Chaos in the Democratic Republic of the Congo

Kushal Ismael, Joya Mukherjee, Regan Johnston

The Democratic Republic of the Congo (DRC) has been plagued by decades of violence. Millions have been displaced or have died as a result of the conflict between the Congelese Government and various groups of rebels. 5.4 million lives have been lost since 1998. 2.4 million people have become displaced and 1,152 women were raped daily (2012). The DRC is truly a modern day hell.
The history of this story begins in 2008 when the violence intensified and a new rebel group, M23, formed.
[Map of the conflict areas]
April 2008 was supposed to finally be an end to decades of violence. However, the much sought after peace accord came to a turbulent end when the rebels accused President Kabila of not adhering to his peace agreement. As a result, fighting broke out again when government troops clashed with rebels from Rwanda. By October 2008, the rebels had captured the city of Rumangabo.
In 2009, President Kabila tried to end the fighting once again with a new peace agreement that promised amnesty for the rebels and opportunities to integrate themselves into the Congelese Army on the condition that the rebels ceased all violence. This peace agreement held briefly until accusations arose that President Kabila was not keeping his promises. Fighting within the Kivu provinces escalated as thousands fled to escape the violence.
DRC's troubles are further complicated by the 2011 presidential election. Mistrust of the government has grown as it is widely suspected that Kabila rigged the election through interference with the vote count. The election was widely condemned internationally.
Adding to DRC's state of affairs are its troubles with its neighbors, Uganda and Rwanda. The DRC holds Rwanda responsible for the upsurge of violence that began in 2008, blaming it for funding the anti-Kabila rebels. The United Nations Security Council voted in 2011 to implement sanctions against Rwanda and Uganda, because the two countries were accused of providing financial resources, military training, and armaments to the rebels. However, these sanctions have not been effective.
The UN Peacekeeping effort has also had troubles of its own. DRC is the world's largest peacekeeper effort and the most expensive. 19,000 peacekeepers work in the DRC with a budget of $1.4 billion. However, it is a situation that is struggling to maintain order. Medecin Sans Frontieres accused the UN of failing to provide adequate safety to civilians displaced by the violence in 2009. The UN has also had issues with its security forces being accused of sexual abuse within the IDP camps.
Who are the rebels causing the unrest? The dominant group leading the destabilizing efforts is called M23. Started in March 2012, this group is composed of Tutsis and former members of the CNDP ( National Congress for the Defence of the People). It formed after former rebels were dissatisfied with the conditions of Kabila's Peace agreement in 2009. Rebels integrated into the Congelese army voiced complaints of inadequate food rations and pay. Rebels also accused Kabila of retracting his amnesty agreement when he cooperated with the International Criminal Court for the indictment of General Ntaganda for war crimes. Since April, M23 has taken the towns of Rutshuru, Bunagana, and the large city of Goma. Unless M23 is defeated, The organization plans to take over the capital, Kinshasa, after dominating the East. It is estimated that the group is composed of 1,200 men.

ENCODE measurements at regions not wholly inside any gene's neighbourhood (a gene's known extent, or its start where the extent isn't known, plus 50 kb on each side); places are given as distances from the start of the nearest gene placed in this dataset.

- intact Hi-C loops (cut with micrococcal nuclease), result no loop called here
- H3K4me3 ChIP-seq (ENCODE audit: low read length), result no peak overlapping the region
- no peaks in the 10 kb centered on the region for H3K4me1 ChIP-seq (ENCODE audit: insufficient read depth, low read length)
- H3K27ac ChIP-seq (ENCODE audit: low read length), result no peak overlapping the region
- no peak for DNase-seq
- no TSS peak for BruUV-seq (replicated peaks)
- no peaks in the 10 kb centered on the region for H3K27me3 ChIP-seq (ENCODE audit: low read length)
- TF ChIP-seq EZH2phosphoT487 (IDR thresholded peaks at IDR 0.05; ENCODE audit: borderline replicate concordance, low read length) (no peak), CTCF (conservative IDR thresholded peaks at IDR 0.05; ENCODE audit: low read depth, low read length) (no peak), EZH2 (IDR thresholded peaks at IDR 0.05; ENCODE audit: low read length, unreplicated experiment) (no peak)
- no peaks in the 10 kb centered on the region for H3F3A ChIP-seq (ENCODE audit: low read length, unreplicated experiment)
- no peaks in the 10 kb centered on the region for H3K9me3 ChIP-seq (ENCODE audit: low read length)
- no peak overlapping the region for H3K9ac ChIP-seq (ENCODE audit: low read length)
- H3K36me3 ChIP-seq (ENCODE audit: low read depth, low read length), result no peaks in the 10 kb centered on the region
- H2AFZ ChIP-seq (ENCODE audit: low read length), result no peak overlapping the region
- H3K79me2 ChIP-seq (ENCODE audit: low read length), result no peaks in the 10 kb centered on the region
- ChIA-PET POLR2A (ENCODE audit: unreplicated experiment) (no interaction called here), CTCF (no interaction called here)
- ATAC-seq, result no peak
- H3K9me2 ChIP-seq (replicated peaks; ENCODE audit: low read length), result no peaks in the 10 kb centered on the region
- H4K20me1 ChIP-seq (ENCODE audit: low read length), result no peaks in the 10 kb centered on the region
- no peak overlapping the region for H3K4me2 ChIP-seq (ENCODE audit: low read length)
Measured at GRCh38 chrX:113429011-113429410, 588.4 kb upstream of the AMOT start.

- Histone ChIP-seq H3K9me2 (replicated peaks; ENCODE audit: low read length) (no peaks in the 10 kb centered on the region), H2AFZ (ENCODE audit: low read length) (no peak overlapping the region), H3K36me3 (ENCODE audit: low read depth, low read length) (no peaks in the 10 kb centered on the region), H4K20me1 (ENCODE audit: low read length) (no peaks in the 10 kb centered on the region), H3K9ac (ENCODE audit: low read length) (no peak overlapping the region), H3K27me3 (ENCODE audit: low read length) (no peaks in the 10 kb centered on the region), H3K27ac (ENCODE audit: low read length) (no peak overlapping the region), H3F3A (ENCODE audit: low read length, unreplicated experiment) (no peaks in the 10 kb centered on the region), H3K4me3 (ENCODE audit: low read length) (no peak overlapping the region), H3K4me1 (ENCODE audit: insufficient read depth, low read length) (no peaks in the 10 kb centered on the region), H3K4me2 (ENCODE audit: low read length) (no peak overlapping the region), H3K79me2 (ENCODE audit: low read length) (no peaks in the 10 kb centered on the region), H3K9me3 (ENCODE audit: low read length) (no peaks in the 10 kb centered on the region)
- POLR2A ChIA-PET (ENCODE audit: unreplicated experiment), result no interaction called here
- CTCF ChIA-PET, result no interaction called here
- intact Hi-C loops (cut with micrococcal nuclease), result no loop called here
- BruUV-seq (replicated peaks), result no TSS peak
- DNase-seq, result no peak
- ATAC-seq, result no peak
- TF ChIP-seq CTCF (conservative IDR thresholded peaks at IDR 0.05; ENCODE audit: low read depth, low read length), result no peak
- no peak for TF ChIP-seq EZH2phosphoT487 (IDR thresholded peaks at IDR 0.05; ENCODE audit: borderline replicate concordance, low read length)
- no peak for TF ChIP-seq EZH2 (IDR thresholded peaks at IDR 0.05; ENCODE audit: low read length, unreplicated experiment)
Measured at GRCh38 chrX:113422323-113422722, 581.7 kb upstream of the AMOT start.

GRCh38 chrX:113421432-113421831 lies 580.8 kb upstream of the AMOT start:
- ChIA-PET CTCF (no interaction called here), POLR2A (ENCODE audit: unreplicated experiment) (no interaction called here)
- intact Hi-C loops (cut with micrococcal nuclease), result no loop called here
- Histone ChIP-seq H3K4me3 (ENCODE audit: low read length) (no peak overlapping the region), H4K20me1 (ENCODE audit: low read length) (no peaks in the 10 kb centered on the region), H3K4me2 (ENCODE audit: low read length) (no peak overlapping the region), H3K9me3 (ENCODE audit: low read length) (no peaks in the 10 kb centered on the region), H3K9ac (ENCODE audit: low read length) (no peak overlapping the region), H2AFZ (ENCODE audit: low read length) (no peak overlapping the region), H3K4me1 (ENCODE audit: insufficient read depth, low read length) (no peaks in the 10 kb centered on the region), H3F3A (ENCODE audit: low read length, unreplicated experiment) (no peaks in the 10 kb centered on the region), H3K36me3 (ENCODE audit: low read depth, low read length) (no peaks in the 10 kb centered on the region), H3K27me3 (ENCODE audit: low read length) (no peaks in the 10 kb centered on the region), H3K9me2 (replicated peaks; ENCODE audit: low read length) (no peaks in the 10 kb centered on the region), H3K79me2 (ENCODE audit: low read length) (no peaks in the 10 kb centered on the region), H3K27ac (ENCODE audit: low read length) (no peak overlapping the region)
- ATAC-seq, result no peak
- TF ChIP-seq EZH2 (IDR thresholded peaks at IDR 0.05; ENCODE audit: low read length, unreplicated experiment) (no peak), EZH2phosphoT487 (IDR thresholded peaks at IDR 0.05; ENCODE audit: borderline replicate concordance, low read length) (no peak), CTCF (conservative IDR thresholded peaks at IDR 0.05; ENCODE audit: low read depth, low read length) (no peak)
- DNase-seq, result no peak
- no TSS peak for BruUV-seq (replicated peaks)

One of the main IDP camps in region is <i>Mugunga III,</i> run by the UN in North Kivu, a few kilometers west of the large city of Goma. 30,000 IDPs reside in the camp, with more coming in each day as they flee the violence. The camp's demographics include thousands of rape victims, ex combatants, and former child soldiers. Conditions in Mugunga III are deplorable as rebels have broken into the camp several times, stealing the limited food rations that Mugunga III has.
These are just some of the notable problems you will have to deal with in your adventure.
<b>THE ACTORS: </b>PICK ONE TO BEGIN YOUR ADVENTURE
<b>UN Field Officer</b>: You are the head of Mugunga III, responsible for reporting to UN headquarters in Kinshasa on the conditions at the camp. You have worked here since 2009 and you hope to finish your service on good terms. You are responsible for coordinating relief efforts between the various NGOs that work at the camp as well as ensuring that relations with the local government remain on good terms.
<b>Radio Okapi Journalist:</b> You are responsible for writing stories from Mugunga III to broadcast on Radio Okapi. You are one of 200 staff of Radio Okapi, which is funded by the United Nations and Hirondelle, a Swiss news agency.
UN Field Officer
Radio Okapi Journalist